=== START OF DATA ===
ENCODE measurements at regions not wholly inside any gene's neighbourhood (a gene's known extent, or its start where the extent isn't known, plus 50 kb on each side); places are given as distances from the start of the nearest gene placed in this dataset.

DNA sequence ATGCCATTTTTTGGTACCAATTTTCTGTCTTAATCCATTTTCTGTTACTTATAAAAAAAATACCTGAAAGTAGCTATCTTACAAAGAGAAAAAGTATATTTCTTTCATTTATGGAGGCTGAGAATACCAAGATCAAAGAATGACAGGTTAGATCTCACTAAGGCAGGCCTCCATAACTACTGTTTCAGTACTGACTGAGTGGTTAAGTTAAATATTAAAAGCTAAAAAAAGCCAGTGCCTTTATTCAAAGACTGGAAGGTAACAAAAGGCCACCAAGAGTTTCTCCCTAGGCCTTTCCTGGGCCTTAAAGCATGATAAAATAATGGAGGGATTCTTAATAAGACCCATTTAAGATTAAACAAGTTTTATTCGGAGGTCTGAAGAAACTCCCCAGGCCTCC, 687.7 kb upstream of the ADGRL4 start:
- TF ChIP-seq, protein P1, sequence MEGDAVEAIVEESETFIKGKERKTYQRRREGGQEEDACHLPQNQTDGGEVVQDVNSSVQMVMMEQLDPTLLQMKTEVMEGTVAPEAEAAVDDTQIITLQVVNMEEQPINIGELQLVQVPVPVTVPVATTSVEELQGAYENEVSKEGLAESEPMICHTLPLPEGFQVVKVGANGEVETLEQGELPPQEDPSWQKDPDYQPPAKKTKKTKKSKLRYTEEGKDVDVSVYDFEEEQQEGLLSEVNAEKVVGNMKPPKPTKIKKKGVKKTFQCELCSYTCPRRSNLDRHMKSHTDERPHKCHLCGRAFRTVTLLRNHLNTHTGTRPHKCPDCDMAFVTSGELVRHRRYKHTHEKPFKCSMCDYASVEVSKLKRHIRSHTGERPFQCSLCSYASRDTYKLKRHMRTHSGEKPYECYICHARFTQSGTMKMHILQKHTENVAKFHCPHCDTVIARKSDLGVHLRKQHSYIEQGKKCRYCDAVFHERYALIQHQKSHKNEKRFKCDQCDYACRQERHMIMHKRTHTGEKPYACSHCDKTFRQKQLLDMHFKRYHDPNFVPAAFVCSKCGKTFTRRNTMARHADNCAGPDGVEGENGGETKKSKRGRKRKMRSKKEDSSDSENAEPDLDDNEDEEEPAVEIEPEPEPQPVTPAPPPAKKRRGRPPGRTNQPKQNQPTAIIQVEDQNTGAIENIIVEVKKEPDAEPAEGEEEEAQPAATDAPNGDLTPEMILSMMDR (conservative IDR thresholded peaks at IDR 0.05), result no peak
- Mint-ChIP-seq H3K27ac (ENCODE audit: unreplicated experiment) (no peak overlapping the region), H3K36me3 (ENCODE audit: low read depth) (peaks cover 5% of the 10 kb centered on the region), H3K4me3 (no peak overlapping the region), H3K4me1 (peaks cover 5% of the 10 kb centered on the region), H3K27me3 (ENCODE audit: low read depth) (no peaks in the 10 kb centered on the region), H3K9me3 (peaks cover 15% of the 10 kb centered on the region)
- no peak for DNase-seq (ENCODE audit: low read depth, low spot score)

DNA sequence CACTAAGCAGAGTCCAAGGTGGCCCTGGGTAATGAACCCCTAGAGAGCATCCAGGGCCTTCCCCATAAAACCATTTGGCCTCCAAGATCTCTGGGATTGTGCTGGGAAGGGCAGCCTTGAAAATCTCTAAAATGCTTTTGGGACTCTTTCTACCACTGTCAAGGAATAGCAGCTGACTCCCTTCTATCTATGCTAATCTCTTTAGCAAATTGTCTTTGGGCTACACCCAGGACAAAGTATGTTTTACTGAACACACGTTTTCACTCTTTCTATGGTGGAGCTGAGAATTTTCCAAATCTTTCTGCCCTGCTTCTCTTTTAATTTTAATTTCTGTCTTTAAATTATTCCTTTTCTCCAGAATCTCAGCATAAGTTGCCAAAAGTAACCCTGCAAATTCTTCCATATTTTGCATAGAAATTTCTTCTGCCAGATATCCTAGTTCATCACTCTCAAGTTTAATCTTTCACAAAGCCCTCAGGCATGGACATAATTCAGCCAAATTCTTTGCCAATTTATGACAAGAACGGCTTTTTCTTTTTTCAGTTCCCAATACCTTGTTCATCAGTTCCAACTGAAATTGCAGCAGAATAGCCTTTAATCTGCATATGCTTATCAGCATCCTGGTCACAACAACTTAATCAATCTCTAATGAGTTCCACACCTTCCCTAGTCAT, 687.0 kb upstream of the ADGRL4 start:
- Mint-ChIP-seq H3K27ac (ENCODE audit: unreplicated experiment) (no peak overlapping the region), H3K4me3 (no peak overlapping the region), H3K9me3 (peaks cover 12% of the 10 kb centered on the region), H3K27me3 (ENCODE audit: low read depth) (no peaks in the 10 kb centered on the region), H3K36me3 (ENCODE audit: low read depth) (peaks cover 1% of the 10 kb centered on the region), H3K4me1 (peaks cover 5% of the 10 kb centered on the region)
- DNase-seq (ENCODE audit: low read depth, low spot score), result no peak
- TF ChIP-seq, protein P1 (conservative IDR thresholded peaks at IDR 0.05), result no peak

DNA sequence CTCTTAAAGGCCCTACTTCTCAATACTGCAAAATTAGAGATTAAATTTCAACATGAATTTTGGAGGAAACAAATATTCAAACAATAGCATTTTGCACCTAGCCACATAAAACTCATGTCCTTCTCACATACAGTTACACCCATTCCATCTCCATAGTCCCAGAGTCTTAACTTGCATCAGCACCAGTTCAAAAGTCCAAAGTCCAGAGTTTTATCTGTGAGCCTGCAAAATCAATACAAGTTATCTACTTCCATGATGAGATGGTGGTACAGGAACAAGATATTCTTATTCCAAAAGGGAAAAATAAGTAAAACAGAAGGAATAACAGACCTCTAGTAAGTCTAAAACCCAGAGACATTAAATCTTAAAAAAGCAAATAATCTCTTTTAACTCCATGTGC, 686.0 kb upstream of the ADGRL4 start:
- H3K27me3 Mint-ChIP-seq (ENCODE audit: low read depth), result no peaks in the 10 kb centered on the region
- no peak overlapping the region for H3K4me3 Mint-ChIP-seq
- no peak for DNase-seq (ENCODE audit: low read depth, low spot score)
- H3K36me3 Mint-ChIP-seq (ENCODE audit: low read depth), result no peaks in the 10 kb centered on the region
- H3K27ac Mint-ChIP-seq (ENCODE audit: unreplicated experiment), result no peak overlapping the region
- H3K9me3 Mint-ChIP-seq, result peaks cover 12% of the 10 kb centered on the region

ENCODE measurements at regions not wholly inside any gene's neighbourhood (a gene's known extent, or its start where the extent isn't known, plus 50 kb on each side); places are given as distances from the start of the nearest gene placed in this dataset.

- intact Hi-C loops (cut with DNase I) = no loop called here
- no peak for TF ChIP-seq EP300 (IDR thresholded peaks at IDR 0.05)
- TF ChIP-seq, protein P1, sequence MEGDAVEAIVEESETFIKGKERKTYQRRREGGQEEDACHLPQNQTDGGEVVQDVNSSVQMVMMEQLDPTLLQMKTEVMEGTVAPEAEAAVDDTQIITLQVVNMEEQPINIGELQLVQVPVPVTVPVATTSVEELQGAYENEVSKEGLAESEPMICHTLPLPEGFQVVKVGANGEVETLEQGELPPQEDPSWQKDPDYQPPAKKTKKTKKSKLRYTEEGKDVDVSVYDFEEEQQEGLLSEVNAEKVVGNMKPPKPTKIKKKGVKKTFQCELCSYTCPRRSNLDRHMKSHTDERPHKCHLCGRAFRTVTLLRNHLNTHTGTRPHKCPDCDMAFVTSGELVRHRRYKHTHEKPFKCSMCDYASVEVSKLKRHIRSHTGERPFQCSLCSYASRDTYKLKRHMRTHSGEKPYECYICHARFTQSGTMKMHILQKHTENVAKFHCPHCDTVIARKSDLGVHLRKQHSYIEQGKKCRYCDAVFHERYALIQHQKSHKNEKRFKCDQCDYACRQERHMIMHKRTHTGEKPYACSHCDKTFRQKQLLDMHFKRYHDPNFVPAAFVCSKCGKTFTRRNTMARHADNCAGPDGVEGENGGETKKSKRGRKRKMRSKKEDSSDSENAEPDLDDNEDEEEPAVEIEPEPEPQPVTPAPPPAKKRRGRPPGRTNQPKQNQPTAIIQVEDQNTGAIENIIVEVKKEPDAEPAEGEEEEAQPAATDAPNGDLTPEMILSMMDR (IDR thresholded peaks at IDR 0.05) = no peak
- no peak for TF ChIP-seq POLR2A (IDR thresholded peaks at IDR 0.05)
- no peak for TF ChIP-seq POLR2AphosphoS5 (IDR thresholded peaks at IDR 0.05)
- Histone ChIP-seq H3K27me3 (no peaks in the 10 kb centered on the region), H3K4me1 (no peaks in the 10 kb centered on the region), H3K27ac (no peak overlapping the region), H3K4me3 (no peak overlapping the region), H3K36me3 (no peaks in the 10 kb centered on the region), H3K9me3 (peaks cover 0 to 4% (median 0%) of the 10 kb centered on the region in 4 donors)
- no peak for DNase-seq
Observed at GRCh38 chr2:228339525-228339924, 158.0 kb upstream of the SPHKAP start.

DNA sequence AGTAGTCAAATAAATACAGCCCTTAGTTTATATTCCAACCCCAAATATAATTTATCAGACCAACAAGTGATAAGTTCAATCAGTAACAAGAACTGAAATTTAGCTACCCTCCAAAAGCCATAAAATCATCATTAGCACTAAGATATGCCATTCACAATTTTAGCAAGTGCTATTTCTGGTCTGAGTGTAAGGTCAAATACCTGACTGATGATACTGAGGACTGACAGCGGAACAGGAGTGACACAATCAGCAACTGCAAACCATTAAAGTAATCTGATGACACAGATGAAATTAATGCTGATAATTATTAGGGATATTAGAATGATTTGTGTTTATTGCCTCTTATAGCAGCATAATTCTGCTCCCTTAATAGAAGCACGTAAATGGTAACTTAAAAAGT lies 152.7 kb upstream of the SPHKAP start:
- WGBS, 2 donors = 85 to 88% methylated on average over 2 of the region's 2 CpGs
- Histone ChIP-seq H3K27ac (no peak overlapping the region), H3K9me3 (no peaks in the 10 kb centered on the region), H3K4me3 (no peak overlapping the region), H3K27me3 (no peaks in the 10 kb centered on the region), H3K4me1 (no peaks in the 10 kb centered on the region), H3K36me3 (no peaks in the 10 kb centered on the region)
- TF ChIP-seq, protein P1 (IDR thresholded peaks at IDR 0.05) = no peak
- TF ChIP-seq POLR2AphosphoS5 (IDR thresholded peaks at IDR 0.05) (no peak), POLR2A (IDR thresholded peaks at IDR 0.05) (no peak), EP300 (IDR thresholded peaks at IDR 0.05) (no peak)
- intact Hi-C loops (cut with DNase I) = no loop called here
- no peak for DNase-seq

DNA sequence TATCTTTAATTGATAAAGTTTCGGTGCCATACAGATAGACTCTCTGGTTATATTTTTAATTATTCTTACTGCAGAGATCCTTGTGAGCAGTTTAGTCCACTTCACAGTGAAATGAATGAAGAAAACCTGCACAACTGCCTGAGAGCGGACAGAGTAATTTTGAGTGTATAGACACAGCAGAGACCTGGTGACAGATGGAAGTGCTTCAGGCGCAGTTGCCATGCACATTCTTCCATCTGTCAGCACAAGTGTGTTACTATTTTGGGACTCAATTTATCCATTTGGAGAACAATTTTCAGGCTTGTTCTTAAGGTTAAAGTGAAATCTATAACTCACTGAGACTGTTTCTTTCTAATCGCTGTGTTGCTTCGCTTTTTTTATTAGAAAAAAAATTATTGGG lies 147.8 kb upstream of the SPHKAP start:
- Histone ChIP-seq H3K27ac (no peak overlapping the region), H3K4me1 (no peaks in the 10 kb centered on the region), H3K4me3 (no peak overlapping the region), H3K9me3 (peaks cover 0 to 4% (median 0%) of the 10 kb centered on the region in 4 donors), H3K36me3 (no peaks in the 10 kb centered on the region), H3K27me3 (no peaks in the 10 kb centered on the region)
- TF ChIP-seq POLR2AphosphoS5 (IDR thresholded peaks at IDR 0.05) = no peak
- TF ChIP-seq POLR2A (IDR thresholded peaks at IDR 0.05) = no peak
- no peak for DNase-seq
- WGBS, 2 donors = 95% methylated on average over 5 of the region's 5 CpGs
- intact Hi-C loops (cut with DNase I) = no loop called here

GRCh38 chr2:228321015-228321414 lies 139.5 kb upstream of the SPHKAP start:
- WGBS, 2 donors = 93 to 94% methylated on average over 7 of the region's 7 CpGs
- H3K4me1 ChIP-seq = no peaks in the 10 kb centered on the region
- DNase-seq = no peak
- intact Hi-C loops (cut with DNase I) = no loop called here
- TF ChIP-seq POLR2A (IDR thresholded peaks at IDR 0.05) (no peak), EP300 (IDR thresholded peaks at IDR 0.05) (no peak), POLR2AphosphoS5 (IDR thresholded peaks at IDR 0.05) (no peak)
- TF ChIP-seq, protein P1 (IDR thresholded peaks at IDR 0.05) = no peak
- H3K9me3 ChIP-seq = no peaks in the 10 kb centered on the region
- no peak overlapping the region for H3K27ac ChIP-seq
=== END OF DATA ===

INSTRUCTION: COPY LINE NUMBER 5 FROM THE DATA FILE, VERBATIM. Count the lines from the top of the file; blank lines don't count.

- no peak for DNase-seq (ENCODE audit: low read depth, low spot score)